One of my critics tried to make the point that it's not actually the white people that have the power, but rich people. But this is simply where the intersectionality I was talking about earlier comes into play.  We all have multiple privileges and multiple oppressions-it's part of being human.  I am not saying that Black people have no advantages at all-the privileges are just not there because of their race.  As I explained to the commentator, a Black man is oppressed by race, but he is privileged in his gender.  See how that works?  So a white person may be oppressed financially, but NOT because of the color of their skin.  I don't think that white people should walk around buried in shame, but I do think that white people need to be aware of their own privilege.  Awareness is a powerful thing.  I try to be aware of my own privileges and I think this helps me be a better person.  When I am aware of my privilege, I am kinder, more open, and more willing to listen to the pain of others.   That's all I want from anybody-consideration.  How does my privilege affect you?  How can I use my privilege to help you in your situation?  Is this a time when I should shut up and listen?  How can I do my part to end all oppression?  These are the questions that we should be asking ourselves and each other.
**************************************
Sigh.  I also have a bad cold.  sniffle, sniffle

Here is my one recommended reading:


The anti-choicers are absolutely deploying gender essentialism. We don’t have to respond on their terms, though. (unless we, like, really really want to lose. Cause that’s what happens if we let our opponents determine the terms of the debate.)



Friday, March 23, 2012

Finding Inspiration in Light and Song

In my last post, I talked about ordering a light box for my seasonal affective disorder.  I had been very resistant in using one, as the notion of artificial light being used to increase energy and mood seemed way too weird.  Also, I was very resentful at the thought of adding another thing to my routine.  That is, until I tried it. And glory, hallelujah!  To my amazement, the blasted thing works!  I had been struggling with depression for several days, I had been crying any time I was alone, and I was beginning to get really paranoid.  I was convinced that my therapist didn't like me anymore and was angry with me and I didn't attend my DBT group, because I was afraid to be around people.  Recognizing that I was beginning to lose my grip on reality, I scheduled a doctor's appointment.  Since yesterday was cloudy, after my therapy appointment, I plugged in the light box, got out a book, and sat in front of it and read for thirty minutes.  I was tired and I was sure that after the thirty minutes, I would need to take a nap.  I grumbled to myself the majority of the time I sat in front of it and yet, despite my best efforts, when I was done with reading, I noticed that I seemed to feel motivated and that the idea of taking a nap didn't seem so appealing anymore.  In fact, yesterday was one of the first days in weeks without a nap!  The result of  me seeming to come back from the dead was literally life changing.  Now I am typing this post while sitting in front of the same light box.  I have used many kinds of therapies and light therapy by far is the easiest.  It now seems all so petty that I got so worked up and resentful about sitting in front of a light bulb while surfing the web or eating breakfast.  If only all therapy was this easy!  After my experiences, I am strongly encouraging anyone that suffers from depression during dark days to get a light box.  I got mine on Amazon for about $50.  The light box, for me, seems more effective for this kind of depression than medication, which just seems unbelievable.  I feel like a totally different person than the person I was yesterday morning.  Then, I was confused and cloudy, unable to make even simple decisions, but today I was able to be fully attentive to others and able to smile and laugh.  I feel like a happy fool.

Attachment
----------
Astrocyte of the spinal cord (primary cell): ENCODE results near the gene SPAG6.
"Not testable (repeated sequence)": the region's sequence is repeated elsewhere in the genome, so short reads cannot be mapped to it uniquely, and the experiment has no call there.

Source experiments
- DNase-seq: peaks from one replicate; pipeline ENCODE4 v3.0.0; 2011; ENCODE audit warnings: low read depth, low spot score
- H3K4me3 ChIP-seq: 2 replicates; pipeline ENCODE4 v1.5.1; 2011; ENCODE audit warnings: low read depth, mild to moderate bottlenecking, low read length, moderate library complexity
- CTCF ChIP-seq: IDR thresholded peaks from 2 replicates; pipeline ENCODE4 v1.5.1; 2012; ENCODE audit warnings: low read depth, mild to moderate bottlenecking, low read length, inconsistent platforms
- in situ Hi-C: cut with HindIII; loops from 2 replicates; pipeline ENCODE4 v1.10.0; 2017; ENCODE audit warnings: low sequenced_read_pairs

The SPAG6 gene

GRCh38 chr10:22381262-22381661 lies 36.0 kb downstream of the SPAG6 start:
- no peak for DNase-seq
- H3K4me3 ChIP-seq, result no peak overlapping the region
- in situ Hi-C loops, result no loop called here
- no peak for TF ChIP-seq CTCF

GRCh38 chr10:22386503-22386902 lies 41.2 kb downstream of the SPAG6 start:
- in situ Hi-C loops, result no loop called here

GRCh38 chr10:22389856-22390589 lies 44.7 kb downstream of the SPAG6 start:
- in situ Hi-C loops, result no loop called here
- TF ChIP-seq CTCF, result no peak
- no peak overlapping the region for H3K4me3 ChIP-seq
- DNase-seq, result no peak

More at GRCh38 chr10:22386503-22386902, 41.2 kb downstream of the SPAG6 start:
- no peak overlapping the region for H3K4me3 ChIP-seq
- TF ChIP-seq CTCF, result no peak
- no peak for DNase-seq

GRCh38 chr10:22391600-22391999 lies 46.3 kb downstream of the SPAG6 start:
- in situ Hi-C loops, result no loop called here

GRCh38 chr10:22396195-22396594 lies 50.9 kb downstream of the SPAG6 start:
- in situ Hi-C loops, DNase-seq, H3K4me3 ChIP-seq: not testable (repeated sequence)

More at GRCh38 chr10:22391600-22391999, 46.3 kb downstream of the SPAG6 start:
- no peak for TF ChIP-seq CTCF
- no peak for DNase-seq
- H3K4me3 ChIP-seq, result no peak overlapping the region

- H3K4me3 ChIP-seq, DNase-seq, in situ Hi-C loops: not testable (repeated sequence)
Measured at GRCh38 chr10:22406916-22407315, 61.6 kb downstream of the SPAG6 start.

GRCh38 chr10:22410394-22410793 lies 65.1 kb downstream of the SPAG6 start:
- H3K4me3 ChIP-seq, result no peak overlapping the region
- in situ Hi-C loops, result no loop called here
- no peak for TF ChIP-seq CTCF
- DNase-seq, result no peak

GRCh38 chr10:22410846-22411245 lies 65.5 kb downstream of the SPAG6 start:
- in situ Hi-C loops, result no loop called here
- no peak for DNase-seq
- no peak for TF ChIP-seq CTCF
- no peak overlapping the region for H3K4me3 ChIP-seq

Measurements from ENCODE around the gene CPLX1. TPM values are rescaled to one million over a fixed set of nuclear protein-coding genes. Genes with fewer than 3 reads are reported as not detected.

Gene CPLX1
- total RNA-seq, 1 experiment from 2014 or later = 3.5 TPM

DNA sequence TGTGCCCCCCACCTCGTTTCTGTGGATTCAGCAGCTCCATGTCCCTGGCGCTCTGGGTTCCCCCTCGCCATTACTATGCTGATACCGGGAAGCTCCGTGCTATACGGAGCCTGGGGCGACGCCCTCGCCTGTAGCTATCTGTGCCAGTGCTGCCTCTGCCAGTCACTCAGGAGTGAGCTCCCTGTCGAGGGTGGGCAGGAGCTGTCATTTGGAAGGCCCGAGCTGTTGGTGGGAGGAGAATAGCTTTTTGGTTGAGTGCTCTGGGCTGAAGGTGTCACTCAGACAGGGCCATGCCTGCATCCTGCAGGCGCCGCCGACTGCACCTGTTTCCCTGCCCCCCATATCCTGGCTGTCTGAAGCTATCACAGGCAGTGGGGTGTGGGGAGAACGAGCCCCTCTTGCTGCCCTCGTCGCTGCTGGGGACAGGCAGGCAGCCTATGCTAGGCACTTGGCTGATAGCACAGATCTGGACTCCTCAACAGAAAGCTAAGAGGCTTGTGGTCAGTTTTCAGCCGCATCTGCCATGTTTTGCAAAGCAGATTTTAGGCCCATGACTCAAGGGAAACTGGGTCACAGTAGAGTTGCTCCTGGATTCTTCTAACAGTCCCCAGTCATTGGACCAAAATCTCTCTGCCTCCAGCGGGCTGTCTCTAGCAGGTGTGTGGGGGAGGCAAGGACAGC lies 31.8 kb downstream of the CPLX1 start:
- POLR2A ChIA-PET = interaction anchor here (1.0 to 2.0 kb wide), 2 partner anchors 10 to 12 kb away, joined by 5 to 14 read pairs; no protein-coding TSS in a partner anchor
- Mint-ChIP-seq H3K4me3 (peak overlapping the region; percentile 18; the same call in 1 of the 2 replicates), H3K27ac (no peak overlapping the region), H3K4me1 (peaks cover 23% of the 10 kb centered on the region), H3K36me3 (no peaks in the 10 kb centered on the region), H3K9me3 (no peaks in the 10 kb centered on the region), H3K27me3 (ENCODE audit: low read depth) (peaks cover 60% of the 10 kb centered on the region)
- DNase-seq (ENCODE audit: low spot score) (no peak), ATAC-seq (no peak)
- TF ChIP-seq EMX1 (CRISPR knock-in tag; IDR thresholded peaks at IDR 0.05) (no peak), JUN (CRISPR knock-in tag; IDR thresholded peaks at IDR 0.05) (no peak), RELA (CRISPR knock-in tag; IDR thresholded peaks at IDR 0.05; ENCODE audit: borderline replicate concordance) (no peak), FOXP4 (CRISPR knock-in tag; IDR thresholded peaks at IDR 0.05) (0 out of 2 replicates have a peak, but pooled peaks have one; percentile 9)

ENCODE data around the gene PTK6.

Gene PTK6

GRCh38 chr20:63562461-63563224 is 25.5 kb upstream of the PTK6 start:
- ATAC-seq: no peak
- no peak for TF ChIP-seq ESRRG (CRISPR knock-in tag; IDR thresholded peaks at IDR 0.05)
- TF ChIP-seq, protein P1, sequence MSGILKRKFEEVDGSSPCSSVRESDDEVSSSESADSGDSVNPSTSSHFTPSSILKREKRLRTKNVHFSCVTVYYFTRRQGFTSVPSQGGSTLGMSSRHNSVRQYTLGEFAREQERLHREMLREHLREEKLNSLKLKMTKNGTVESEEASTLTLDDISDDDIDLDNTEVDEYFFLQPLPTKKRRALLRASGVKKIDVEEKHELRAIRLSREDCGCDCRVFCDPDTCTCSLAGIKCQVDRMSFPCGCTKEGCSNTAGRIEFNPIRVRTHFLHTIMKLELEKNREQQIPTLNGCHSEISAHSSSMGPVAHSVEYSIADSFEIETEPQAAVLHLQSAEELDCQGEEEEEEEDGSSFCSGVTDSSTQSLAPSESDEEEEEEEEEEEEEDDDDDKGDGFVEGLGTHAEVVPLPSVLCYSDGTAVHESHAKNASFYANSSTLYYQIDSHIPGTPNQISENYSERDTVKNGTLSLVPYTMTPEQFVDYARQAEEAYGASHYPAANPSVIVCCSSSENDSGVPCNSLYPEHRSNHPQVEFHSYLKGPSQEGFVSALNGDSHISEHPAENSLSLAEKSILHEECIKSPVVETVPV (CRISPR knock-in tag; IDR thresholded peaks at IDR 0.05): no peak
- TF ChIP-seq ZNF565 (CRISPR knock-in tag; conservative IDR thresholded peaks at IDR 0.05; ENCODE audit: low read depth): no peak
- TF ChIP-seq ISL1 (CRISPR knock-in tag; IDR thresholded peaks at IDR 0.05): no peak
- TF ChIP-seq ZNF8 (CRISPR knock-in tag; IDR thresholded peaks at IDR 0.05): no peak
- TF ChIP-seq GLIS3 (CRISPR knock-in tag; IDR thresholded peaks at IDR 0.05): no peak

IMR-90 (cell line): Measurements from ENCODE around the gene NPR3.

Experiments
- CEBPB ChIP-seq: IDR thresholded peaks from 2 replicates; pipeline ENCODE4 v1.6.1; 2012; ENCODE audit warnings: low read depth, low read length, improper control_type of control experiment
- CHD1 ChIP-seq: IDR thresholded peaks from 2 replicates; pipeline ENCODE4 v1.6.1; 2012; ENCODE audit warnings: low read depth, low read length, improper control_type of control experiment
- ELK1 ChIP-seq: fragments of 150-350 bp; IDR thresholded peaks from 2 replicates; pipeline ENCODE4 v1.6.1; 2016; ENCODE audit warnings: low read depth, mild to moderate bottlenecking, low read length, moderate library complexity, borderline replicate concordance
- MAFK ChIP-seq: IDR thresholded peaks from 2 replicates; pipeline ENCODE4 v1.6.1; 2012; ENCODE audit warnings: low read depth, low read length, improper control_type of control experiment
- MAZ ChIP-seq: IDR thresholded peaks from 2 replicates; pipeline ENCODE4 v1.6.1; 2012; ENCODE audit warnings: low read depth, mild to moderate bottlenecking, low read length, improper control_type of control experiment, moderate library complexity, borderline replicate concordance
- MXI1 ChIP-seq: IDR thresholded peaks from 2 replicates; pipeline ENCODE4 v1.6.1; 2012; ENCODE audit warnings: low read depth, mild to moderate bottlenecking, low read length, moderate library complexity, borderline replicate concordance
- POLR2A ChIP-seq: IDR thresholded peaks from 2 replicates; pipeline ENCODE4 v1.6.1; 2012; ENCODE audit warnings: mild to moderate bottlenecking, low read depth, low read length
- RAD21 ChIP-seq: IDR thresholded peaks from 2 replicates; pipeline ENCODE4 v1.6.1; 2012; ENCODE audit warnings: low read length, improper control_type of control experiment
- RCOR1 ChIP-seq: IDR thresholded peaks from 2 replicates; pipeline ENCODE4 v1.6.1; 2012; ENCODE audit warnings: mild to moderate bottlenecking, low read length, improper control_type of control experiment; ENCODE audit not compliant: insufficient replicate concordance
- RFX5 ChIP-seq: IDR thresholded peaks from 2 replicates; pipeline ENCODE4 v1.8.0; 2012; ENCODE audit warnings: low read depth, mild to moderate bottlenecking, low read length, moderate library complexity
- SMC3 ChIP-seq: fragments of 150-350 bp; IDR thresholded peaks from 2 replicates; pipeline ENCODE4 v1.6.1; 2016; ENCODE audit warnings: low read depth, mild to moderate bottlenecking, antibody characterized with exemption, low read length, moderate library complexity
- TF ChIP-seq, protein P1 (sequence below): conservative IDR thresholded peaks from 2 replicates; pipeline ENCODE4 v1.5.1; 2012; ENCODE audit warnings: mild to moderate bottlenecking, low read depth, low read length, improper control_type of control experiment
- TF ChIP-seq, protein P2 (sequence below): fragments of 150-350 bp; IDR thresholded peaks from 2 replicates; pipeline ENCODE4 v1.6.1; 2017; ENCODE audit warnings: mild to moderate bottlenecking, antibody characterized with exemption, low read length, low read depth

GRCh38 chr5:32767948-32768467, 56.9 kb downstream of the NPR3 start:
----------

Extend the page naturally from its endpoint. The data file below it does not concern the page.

(As a caveat, I saw my doctor right after writing that last paragraph and he was skeptical that the light box worked so well so quickly.  He majorly upped a bunch of my medications to be on the safe side, but he is glad I got the box.  He wants me to use it twice a day for 30-45 minutes at a time.  So we shall see...)

I also want to share with you some positive music!  On day four of my last hospitalization, I was still on suicide precaution, but I was lucid enough to actually want something to do.  Fortunately, I had my notebook with me and I decided to write down the lyrics that I could think of that inspire me.  As you may know, inspirational quotes really help me and reading those lyrics helped me at the time, at least a little bit.  I have posted all the lyrics to the songs chosen, with the words in bold being the words I could remember when I was in the hospital.  Enjoy!


Life Uncommon
Don't worry mother, it'll be alright
And don't worry sister, say your prayers and sleep right
It'll be fine lover of mine
It'll be just fine
Lend your voices only to sounds of freedom
No longer lend you strength to that which you wish to be free from
Fill your lives with love and bravery
And you shall lead a live uncommon
I've heard you anguish
I've heard you hearts cry out
We are tired, we are weary, but we aren't worn out
set down you chains, until only faith remains
Set down you chains
And lend your voices only to sounds of freedom
No longer lent your strength to that
which you wish to be free from
Fill you lives with love and bravery
And we shall lead a life uncommon

There are plenty of people who pray for peace
But if praying were enough it would have come to be